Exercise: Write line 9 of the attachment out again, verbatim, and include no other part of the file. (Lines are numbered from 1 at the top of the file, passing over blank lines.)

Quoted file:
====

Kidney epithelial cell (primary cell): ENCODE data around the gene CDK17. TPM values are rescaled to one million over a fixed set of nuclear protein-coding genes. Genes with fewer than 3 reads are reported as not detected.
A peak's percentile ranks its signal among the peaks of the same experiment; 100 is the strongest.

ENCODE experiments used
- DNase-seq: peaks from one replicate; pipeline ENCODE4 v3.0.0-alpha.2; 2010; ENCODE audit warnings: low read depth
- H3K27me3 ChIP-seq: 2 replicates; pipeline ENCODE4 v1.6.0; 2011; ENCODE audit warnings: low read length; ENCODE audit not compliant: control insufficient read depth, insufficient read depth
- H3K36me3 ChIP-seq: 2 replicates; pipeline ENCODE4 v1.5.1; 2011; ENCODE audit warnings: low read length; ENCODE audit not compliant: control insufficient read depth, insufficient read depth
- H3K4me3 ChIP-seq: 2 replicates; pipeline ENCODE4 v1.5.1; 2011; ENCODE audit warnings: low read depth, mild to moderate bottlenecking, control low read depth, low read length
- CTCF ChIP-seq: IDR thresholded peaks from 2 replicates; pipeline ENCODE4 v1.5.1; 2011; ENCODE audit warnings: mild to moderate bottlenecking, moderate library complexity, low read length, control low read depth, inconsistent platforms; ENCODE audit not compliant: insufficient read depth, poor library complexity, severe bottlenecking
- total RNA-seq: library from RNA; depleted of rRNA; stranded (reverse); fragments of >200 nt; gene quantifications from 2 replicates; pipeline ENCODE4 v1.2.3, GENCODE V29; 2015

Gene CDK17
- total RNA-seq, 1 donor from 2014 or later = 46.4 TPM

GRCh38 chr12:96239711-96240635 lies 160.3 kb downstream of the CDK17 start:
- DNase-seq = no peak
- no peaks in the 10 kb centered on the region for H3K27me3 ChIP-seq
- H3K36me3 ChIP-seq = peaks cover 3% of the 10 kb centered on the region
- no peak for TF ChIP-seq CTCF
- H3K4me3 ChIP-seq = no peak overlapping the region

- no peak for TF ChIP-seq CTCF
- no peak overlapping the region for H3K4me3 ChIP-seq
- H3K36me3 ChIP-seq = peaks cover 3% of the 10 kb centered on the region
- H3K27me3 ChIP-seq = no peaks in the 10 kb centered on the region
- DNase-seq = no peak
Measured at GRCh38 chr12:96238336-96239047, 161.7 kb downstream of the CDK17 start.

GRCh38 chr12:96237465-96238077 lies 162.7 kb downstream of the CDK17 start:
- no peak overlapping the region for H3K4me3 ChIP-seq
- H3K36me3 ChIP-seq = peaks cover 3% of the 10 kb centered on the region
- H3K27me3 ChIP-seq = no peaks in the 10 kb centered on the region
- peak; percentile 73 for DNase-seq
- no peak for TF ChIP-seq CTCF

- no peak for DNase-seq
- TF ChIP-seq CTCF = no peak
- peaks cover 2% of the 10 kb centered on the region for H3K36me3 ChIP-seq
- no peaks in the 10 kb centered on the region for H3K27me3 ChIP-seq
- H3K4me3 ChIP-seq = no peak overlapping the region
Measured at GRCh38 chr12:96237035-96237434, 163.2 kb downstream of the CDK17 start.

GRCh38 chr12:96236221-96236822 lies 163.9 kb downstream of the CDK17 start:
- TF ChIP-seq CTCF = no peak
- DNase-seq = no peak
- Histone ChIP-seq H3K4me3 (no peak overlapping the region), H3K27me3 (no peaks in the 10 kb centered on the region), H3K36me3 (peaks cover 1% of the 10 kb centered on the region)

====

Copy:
- total RNA-seq: library from RNA; depleted of rRNA; stranded (reverse); fragments of >200 nt; gene quantifications from 2 replicates; pipeline ENCODE4 v1.2.3, GENCODE V29; 2015